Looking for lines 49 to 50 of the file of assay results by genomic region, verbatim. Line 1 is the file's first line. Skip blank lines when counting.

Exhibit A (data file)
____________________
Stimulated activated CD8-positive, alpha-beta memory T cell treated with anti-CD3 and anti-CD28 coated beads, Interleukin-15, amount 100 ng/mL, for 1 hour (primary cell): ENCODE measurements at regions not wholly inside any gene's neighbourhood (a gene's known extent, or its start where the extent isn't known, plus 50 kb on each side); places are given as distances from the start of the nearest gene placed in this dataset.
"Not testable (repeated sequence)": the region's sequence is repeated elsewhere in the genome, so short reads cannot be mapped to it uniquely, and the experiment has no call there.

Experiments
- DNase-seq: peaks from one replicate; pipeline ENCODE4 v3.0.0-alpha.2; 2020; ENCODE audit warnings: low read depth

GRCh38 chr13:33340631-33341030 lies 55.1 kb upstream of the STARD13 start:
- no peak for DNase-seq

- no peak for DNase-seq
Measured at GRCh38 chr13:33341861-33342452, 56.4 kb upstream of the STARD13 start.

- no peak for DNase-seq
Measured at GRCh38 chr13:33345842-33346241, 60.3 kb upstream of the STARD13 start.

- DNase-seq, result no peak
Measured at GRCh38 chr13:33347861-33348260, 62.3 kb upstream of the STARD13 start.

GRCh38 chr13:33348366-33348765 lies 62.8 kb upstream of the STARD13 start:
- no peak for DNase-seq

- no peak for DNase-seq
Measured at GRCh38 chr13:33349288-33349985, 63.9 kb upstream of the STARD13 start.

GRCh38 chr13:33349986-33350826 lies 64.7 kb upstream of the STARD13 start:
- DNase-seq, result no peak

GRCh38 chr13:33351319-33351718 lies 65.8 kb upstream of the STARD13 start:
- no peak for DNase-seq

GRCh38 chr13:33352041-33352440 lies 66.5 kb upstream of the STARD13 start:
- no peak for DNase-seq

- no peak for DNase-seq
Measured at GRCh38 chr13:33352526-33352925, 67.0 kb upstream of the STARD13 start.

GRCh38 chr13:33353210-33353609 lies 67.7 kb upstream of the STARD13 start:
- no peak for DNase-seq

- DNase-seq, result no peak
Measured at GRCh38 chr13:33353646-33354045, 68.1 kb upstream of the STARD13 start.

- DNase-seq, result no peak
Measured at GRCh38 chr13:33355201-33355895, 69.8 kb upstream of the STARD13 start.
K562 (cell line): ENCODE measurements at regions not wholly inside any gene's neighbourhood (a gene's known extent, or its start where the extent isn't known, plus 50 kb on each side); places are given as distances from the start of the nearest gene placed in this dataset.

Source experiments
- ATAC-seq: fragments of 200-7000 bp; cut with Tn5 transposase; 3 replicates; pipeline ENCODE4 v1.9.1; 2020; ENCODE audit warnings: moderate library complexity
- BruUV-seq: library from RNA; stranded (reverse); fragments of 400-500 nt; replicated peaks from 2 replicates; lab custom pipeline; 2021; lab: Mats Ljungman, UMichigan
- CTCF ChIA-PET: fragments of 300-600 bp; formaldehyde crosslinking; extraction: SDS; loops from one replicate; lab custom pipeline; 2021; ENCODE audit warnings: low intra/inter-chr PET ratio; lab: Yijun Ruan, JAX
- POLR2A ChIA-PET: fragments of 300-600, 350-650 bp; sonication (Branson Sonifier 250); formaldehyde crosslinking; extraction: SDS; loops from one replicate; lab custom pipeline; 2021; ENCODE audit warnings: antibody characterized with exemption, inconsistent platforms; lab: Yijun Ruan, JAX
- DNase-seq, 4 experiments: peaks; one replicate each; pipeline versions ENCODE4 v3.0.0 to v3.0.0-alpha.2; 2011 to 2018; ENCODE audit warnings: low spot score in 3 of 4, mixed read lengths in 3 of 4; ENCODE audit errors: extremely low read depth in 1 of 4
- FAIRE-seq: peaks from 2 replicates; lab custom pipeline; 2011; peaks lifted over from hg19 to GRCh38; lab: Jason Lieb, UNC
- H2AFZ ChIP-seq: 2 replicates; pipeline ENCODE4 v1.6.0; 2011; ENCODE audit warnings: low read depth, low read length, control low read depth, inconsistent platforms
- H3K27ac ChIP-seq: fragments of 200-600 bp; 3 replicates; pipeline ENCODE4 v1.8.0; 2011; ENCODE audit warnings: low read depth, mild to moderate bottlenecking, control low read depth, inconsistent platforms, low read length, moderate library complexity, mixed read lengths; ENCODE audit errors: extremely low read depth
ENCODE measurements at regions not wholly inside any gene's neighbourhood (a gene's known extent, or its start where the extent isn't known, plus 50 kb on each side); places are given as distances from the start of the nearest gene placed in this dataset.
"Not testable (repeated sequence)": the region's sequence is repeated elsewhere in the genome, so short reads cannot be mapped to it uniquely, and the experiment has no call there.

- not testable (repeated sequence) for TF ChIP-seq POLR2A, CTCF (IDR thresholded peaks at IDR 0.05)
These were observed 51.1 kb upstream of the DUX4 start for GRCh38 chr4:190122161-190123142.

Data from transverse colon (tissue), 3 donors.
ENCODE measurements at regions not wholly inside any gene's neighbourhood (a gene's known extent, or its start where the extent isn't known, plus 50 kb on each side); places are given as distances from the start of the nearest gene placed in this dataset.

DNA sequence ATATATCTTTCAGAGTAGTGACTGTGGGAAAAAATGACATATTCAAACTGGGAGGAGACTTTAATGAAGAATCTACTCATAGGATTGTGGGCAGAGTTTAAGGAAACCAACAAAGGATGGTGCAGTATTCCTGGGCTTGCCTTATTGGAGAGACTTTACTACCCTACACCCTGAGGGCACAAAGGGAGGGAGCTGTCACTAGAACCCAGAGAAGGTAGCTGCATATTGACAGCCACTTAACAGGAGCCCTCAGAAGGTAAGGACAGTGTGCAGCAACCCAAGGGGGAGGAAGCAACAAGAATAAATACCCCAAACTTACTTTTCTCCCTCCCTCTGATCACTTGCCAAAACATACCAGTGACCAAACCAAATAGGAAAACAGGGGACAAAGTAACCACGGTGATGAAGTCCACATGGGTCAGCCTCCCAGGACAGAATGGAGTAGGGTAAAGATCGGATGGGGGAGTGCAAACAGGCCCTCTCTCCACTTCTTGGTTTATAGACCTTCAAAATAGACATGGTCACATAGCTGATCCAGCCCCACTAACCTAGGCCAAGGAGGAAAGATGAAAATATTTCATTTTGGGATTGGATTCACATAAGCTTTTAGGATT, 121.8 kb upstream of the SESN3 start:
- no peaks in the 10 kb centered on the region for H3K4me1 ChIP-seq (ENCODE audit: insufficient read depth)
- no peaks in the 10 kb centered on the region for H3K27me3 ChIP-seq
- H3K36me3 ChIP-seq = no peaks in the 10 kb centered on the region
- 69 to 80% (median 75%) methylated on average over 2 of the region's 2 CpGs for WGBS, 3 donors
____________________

- no peaks in the 10 kb centered on the region for H3K27me3 ChIP-seq
- H3K36me3 ChIP-seq = no peaks in the 10 kb centered on the region